📌 Involve 📚 🧬 Academic Dictionaries and Encyclopedias ⚗

Involve

  • 1 involve — I (implicate) verb accuse, ally, associate, blame, brand, bring accusation, bring charges, cast a slur on, charge, connect, consociate, continere, criminate, delate, denounce, draw in, entangle, incriminate, inculpate, interconnect, interrelate,… …

    Law dictionary

  • 2 Involve — In*volve , v. t. [imp. & p. p. {Involved}; p. pr. & vb. n. {Involving}.] [L. involvere, involutum, to roll about, wrap up; pref. in in + volvere to roll: cf. OF. involver. See {Voluble}, and cf. {Involute}.] [1913 Webster] 1. To roll or fold up;… …

    The Collaborative International Dictionary of English

  • 3 Involve — may refer to the following organisations: * Involve (UK Think Tank)* INVOLVE (UK National Advisory group)* Involve Records (New Zealand record company)* Involve, a Journal of Mathematics * Involve (Swedish IT company) …

    Wikipedia

  • 4 involve — 1 *entangle, enmesh Analogous words: complicate (see complicated under COMPLEX): confuse, confound, *mistake: perplex, mystify, nonplus, *puzzle 2 comprehend, embrace, *include, imply, subsume Analogous words: import, *mean, sign …

    New Dictionary of Synonyms

  • 5 involve — 1. This heavily used word has extended its meaning from the notion of envelopment or entanglement (it is derived from the Latin word involvere meaning ‘to enwrap’) to less precise forms of connection, as in What does the work involve? and No… …

    Modern English usage

  • 6 involve — (v.) late 14c., envelop, surround, from L. involvere envelop, surround, overwhelm, lit. roll into, from in in (see IN (Cf. in ) (2)) + volvere to roll (see VULVA (Cf. vulva)). Originally envelop, surround, sense of take in, include first …

    Etymology dictionary

  • 7 involve — [v] draw in; include absorb, affect, argue, associate, bind, catch, commit, complicate, comprehend, comprise, compromise, concern, connect, contain, cover, denote, embrace, embroil, engage, engross, enmesh, entail, entangle, grip, hold, hook,… …

    New thesaurus

  • 8 involve — ► VERB 1) (of a situation or event) include as a necessary part or result. 2) cause to experience or participate in an activity or situation. DERIVATIVES involvement noun. ORIGIN originally in the senses «enfold» and «entangle»: from Latin… …

    English terms dictionary

  • 9 involve — [in välv′, invôlv′] vt. involved, involving [ME involven < L involvere < in , in + volvere, to roll: see WALK] 1. Archaic to enfold or envelop as in a wrapping [fog involved the shoreline] 2. Obs. to wind spirally; coil up 3. to make… …

    English World dictionary

  • 10 involve */*/*/ — UK [ɪnˈvɒlv] / US [ɪnˈvɑlv] verb [transitive] Word forms involve : present tense I/you/we/they involve he/she/it involves present participle involving past tense involved past participle involved 1) to include something as a necessary part of an… …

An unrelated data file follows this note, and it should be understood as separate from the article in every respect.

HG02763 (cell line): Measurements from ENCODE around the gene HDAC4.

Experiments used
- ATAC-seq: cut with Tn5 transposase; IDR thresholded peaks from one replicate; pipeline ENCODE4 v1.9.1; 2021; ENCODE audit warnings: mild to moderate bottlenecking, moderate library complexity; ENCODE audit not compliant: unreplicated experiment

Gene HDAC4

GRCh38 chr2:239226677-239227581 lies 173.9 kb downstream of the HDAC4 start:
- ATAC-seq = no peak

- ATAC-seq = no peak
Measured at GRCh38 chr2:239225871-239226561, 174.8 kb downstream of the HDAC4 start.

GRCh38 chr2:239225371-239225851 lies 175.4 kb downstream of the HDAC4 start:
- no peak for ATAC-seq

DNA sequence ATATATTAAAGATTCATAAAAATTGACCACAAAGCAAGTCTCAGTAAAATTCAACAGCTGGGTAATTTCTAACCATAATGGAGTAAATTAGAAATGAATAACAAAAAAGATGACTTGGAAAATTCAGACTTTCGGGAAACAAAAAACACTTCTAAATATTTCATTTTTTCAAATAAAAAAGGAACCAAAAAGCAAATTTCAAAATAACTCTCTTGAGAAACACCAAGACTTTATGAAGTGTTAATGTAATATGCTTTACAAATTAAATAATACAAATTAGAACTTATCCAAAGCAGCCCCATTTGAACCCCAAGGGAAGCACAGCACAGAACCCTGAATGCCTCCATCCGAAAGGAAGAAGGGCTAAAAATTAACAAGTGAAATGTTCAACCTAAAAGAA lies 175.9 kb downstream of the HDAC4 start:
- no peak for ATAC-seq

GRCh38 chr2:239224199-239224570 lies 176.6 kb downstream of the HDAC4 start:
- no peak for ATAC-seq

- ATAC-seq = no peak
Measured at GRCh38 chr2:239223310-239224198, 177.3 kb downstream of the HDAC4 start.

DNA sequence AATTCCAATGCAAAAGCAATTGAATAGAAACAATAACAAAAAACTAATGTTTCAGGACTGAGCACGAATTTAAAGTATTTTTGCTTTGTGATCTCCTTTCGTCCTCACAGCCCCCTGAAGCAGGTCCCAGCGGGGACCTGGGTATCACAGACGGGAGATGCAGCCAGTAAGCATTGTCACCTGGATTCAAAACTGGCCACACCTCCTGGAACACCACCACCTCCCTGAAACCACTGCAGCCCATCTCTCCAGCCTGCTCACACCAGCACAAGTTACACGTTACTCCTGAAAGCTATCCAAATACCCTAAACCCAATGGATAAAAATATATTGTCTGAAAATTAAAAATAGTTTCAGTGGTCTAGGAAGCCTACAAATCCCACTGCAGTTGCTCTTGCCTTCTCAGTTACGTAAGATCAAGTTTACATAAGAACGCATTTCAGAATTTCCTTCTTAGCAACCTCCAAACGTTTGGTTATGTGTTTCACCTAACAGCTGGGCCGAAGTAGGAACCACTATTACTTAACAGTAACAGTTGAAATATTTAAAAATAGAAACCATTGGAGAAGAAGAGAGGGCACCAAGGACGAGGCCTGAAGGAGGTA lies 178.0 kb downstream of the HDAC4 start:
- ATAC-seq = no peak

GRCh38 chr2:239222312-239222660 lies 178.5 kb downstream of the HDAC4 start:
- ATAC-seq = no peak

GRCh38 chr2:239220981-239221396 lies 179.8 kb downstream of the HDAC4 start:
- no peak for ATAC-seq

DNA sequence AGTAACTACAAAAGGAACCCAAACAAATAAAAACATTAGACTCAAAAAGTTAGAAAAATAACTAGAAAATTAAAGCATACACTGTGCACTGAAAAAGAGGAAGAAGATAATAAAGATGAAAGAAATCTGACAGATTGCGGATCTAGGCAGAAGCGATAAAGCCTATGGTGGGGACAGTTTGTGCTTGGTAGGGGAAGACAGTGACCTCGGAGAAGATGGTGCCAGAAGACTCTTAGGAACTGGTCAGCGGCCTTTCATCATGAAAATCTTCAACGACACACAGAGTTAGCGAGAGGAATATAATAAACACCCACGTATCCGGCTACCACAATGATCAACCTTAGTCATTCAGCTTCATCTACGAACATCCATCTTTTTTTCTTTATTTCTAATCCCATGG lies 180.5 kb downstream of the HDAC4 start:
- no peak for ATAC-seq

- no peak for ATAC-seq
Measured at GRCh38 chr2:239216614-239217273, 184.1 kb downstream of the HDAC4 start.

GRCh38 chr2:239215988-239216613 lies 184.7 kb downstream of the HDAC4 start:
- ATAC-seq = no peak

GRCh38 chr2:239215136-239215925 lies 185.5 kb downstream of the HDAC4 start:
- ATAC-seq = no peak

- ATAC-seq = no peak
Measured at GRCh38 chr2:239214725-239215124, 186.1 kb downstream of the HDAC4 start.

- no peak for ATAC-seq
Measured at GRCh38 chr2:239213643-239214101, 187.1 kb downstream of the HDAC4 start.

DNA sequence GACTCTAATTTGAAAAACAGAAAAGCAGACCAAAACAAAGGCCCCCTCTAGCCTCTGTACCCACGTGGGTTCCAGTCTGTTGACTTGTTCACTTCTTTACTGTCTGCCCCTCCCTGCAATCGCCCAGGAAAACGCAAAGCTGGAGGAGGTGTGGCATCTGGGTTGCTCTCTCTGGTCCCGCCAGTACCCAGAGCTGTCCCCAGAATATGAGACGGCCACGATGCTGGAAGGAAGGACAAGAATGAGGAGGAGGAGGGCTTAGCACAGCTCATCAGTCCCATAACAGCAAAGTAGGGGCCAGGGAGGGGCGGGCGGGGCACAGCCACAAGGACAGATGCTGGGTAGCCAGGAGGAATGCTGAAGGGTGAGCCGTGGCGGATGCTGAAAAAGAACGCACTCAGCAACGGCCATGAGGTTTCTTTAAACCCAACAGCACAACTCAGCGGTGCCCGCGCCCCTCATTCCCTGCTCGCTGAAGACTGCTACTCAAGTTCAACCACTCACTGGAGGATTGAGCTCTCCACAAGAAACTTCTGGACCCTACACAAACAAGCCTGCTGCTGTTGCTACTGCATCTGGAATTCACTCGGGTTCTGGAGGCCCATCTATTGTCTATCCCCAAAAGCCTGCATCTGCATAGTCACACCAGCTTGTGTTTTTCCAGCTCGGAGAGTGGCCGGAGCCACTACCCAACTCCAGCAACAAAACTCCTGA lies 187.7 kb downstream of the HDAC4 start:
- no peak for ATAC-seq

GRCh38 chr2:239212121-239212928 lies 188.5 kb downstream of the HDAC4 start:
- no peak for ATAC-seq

English dictionary

  • 11 involve — verb (T) 1 to include something as a necessary part or result: What will the job involve? | I didn t realize putting on a play involved so much work. | involve doing sth: Every day each of us makes decisions that involve taking a chance. 2 to… …

    Longman dictionary of contemporary English

  • 12 involve — in|volve W1S2 [ınˈvɔlv US ınˈva:lv] v [T] [Date: 1300 1400; : Latin; Origin: involvere to wrap , from volvere to roll ] 1.) if an activity or situation involves something, that thing is part of it or a result of it ▪ What will the job involve? ▪… …

    Dictionary of contemporary English

  • 13 involve — involvement, n. involver, n. /in volv /, v.t., involved, involving. 1. to include as a necessary circumstance, condition, or consequence; imply; entail: This job involves long hours and hard work. 2. to engage or employ. 3. to affect, as… …

    Universalium

  • 14 involve — verb 1 make sth necessary ADVERB ▪ generally, typically, usually ▪ Inventions typically involve minor improvements in technology. ▪ inevitably, necessarily ▪ …

    Collocations dictionary

  • 15 involve — v. 1) (D; tr.) to involve in; with (to involve smb. in a project; we were involved with the technical details) 2) (K) that job would involve my traveling a great deal * * * [ɪn vɒlv] with (to involve smb. in a project; we were involved with the… …

    Combinatory dictionary

  • 16 involve — in|volve [ ın valv ] verb transitive *** 1. ) to include something as a necessary part of an activity, event, or situation: The course involves a great deal of hard work. Most research and development projects involve some element of risk.… …

    Usage of the words and phrases in modern English

  • 17 involve — 01. People like to be [involved] in decisions that affect them. 02. The police have found no proof of his [involvement] in the robbery. 03. Nick s job as a salesman [involves] a lot of travelling around the state. 04. Newspaper reports hint at a… …

    Grammatical examples in English

  • 18 involve — Synonyms and related words: absorb, absorb the attention, adorn, affect, affect the interest, allegorize, allude to, answer to, appertain to, apply to, approve, argue, arrest, assail, associate with, assume, attack, attest, attract, ball up, be… …

    Moby Thesaurus

  • 19 involve — [[t]ɪnvɒ̱lv[/t]] ♦♦ involves, involving, involved 1) VERB If a situation or activity involves something, that thing is a necessary part or consequence of it. [V n/ ing] Running a kitchen involves a great deal of discipline and speed... [V n/ ing] …

    English dictionary

  • 20 involve — /ɪnˈvɒlv / (say in volv) verb (t) (involved, involving) 1. to include as a necessary circumstance, condition, or consequence; imply; entail. 2. to affect, as something within the scope of operation. 3. to include, contain, or comprehend within… …

    Australian English dictionary